The Blacklist spent the last eight years steadily dominating NBC’s ratings. The crime show is not your average murder of the week mystery. Instead, it builds off the classic dynamic of what happens when the criminals and the FBI work less adversarially and more as allied foes. To reach this, the makers had to nail the casting, but the means to do so wasn’t relatively as easy.
‘The Blacklist’ hits television
According to IMDb, The Blacklist tells the story of Boone’s Elizabeth Keen, an FBI Profiler whose life is taken over by Spader’s Raymond Reddington. Reddington turns himself into the Bureau with zero explanation and insists that he will only speak to Boone. This kicked off a Silence of the Lambs dynamic that helped guide the entire show.
Reddington is a well-spoken man that feeds right into Spader’s persona seen in recent hits like The Office or Age of Ultron. Yes, he is a criminal who has done unspeakable things and ran from them for years, but he also has a certain charm and personable way about him. He works with the FBI to hunt down criminals that were entirely unknown as of the first episode.
Keen, a family woman who wants to be out in the open, starts the show by going to the Black Site, where Reddington turned himself in. Since then, the show has grappled with why he chose Keen, what his endgame is, and how the dynamic would ultimately play out by the end. According to Reddington and Keen themselves, James Spader and Megan Boone, however, the casting process was equally unpredictable and jarring.
Megan Boone gets the call
According to ScreenRant, Boone was one of the first pieces to fall into place. She wasn’t an A-list star, nor was she on the B or C-list, either. However, she wowed the casting directors to the point where they began to build the rest of the surrounding cast. She spoke about this process with Daily Actor in 2013.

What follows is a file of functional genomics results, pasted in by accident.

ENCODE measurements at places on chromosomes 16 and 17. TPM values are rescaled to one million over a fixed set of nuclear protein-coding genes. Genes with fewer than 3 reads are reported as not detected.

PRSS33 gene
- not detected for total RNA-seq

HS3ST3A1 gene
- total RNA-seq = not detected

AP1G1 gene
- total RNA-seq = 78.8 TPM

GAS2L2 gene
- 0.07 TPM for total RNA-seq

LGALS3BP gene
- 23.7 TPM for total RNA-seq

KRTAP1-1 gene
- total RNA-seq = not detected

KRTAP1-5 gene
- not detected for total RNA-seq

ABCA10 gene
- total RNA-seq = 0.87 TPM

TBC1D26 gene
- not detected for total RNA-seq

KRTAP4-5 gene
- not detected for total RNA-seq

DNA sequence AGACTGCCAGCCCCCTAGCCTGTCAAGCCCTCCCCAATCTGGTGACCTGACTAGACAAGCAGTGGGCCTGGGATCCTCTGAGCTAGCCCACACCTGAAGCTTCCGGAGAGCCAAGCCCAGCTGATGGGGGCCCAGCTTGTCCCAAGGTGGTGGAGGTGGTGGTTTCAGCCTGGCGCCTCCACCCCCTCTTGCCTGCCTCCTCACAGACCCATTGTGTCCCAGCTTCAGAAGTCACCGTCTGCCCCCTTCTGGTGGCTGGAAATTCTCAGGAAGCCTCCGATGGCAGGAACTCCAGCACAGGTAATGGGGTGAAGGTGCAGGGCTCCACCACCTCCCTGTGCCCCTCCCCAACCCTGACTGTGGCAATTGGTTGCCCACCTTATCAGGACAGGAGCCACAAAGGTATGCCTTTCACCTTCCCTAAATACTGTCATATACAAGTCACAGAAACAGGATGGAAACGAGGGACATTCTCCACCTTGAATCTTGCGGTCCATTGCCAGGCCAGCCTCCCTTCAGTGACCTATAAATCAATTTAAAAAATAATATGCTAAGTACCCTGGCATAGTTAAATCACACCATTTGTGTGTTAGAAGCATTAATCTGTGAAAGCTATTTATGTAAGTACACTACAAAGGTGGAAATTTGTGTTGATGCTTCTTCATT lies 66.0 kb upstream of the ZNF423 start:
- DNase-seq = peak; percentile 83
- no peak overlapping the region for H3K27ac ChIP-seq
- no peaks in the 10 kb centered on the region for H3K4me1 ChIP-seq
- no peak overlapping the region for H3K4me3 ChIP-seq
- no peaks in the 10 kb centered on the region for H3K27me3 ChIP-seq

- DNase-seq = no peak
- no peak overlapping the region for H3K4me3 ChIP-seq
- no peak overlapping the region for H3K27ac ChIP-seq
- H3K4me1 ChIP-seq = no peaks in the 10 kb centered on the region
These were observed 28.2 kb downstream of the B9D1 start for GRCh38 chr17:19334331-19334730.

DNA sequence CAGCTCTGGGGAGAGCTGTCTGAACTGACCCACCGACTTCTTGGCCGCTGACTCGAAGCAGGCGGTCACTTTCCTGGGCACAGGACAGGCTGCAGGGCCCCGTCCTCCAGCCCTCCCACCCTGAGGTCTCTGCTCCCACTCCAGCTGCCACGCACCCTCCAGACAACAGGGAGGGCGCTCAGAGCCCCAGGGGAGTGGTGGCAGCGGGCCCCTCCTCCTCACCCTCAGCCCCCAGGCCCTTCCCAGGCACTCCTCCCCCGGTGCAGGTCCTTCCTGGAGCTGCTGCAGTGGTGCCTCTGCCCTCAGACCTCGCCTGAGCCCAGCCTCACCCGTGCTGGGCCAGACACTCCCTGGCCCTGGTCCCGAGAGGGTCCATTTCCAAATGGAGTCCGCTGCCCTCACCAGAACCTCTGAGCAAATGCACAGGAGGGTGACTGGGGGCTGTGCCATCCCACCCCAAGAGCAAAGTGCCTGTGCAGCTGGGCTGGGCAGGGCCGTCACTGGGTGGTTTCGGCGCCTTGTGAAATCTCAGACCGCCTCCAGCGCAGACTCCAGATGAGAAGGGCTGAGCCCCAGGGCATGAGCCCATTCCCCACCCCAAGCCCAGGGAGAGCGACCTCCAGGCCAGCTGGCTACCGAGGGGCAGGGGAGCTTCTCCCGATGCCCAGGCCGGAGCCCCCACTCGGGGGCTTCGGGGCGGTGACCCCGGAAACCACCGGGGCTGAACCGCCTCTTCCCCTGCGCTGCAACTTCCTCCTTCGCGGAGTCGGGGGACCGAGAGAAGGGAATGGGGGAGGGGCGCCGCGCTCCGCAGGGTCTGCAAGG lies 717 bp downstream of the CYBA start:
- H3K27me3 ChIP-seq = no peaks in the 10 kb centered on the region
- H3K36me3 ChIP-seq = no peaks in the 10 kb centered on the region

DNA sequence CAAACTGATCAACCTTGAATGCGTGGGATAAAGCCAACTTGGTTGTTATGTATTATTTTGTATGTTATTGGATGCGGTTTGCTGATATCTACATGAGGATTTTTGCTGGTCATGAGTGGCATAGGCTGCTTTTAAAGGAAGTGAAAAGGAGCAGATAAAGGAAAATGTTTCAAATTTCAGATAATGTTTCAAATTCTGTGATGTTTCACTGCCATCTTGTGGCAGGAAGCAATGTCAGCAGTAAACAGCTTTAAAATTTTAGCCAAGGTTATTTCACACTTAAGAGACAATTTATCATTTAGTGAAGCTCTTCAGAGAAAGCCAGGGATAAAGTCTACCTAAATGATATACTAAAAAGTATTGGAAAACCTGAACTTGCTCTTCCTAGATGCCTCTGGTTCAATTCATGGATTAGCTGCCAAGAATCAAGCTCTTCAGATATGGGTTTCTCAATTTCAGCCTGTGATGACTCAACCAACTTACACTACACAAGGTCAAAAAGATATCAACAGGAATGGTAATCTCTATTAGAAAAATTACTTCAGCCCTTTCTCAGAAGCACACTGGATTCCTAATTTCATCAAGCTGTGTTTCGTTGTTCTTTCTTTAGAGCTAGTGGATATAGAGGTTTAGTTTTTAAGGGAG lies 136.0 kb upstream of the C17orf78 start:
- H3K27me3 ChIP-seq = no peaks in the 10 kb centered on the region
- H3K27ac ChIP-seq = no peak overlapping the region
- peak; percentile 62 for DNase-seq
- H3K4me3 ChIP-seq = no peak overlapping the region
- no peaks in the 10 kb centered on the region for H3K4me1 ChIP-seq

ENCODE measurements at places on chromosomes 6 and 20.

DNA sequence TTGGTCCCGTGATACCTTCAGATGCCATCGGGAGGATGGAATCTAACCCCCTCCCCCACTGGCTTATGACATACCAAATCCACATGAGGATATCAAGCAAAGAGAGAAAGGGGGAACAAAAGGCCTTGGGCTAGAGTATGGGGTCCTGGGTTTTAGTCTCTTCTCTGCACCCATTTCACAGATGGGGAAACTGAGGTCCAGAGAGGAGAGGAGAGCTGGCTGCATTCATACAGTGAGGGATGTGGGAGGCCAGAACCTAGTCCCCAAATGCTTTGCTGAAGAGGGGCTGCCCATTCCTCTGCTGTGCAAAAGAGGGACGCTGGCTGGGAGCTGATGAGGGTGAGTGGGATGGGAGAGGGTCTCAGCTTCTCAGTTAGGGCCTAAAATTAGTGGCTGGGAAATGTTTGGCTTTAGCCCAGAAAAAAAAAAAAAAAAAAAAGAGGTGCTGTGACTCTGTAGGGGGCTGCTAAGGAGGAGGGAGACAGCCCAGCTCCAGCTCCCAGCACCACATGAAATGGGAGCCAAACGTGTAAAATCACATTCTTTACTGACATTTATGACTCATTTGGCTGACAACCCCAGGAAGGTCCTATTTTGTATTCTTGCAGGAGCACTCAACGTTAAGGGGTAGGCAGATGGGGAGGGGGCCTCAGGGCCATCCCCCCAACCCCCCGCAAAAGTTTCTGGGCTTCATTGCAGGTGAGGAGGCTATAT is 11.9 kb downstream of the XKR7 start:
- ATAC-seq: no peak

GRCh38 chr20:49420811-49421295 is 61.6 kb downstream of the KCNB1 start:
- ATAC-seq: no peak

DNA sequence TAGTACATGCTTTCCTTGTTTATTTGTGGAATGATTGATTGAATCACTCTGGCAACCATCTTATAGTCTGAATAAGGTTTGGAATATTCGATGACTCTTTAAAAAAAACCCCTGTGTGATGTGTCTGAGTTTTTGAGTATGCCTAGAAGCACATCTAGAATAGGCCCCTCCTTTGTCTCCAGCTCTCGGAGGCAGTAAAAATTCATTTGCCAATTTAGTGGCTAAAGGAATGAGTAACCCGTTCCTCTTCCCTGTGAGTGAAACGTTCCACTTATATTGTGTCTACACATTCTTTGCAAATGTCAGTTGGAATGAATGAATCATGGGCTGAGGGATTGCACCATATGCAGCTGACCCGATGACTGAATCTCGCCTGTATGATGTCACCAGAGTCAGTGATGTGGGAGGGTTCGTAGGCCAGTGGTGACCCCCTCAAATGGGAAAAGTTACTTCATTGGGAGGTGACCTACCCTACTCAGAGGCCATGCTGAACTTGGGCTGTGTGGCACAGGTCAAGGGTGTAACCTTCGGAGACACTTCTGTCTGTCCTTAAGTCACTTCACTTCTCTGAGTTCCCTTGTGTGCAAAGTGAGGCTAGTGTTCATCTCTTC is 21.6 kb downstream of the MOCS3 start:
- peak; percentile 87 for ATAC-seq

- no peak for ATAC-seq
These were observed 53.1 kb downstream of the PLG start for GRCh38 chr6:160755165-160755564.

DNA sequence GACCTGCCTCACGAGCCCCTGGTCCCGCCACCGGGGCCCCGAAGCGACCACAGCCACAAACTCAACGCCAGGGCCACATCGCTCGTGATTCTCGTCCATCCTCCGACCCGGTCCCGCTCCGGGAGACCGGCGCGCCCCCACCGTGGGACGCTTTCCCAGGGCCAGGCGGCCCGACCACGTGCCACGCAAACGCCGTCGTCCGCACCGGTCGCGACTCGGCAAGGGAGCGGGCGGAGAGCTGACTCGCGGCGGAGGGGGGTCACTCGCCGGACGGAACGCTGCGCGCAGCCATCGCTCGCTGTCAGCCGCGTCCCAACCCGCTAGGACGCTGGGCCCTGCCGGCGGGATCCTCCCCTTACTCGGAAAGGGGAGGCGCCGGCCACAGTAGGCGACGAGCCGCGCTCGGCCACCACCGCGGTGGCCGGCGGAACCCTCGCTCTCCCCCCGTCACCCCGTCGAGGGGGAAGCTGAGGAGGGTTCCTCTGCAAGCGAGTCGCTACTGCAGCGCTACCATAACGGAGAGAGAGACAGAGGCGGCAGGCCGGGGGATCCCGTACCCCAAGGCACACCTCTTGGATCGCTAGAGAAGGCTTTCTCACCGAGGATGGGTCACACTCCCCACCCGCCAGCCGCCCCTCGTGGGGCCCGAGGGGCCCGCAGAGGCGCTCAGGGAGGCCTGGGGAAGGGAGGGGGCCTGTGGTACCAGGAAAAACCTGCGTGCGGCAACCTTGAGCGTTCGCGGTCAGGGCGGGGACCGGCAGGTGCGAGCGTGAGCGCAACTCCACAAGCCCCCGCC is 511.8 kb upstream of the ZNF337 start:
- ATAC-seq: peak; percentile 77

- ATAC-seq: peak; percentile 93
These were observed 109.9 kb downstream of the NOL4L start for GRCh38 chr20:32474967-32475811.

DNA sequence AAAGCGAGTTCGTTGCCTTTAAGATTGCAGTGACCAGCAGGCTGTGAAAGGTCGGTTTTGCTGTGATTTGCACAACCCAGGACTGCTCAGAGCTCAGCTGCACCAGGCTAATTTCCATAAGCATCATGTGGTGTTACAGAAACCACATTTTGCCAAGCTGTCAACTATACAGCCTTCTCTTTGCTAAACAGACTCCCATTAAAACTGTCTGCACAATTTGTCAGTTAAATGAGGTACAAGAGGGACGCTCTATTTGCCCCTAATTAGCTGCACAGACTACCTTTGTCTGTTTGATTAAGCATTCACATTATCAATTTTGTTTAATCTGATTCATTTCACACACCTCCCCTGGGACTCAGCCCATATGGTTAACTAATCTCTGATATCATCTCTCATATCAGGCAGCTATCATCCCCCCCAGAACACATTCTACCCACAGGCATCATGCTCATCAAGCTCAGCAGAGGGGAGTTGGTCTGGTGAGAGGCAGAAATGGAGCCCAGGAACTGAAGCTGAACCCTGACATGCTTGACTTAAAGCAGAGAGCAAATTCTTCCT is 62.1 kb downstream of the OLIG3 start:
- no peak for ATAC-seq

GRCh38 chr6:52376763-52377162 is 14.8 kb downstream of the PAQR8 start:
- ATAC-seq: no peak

“The audition process actually drew me closer and closer and closer to the piece. By the time they decided to cast me, I was already really sort of in this world. It was an amazing collaboration because I felt so involved and then read with Diego Klattenhoff and Ryan Eggold, and then they brought in James Spader. It just kept getting better and better,” she told the site.
Klattenhoff and Eggold were vital to her ultimate role, but without the right Reddington, nothing else would work. Luckily for Boone and the series as a whole, an old industry veteran took the job on the fly and helped create the series it is today. When Deadline reported Boone’s casting in March 2013, they did not yet know of the A-Lister who would help propel the series to success, and with Boone on the way out, that decision could keep them alive.
James Spader beats the buzzer
According to CinemaBlend, Reddington was based on Whitey Bulger, the infamous Boston crime lord known as much for his ability to skate around the legal process as he was the crimes themselves. For such a massive character to exist, they needed someone as magnetic as humanly possible.
The role was reportedly offered to everyone from Pierce Brosnan to Bryan Cranston, Richard Gere, and Kiefer Sutherland. Then, three days before filming, they got their actor. While Boone was first to be cast, Spader was the very last.
Spader has been around for decades, but The Blacklist allowed him to showcase his skills in new, exciting ways. While the Reddington on paper was already there, the makers molded it around Spader’s distinctive voice and quirks. Then, according to creator Jon Bokenkamp’s interview with Variety, the rest fell into place.
“Once James stepped into the character during the pilot, adjustments were made to fit a voice that he had in mind,” Bokenkamp told the publication.
The show is Spader’s, and while Bokenkamp and Boone are heading out the door, his skill and ability to work on a whim have made the show the massive success it’s been for eight years. They may not have come aboard under the same circumstances, but Boone and Spader helped create a modern classic still going strong today.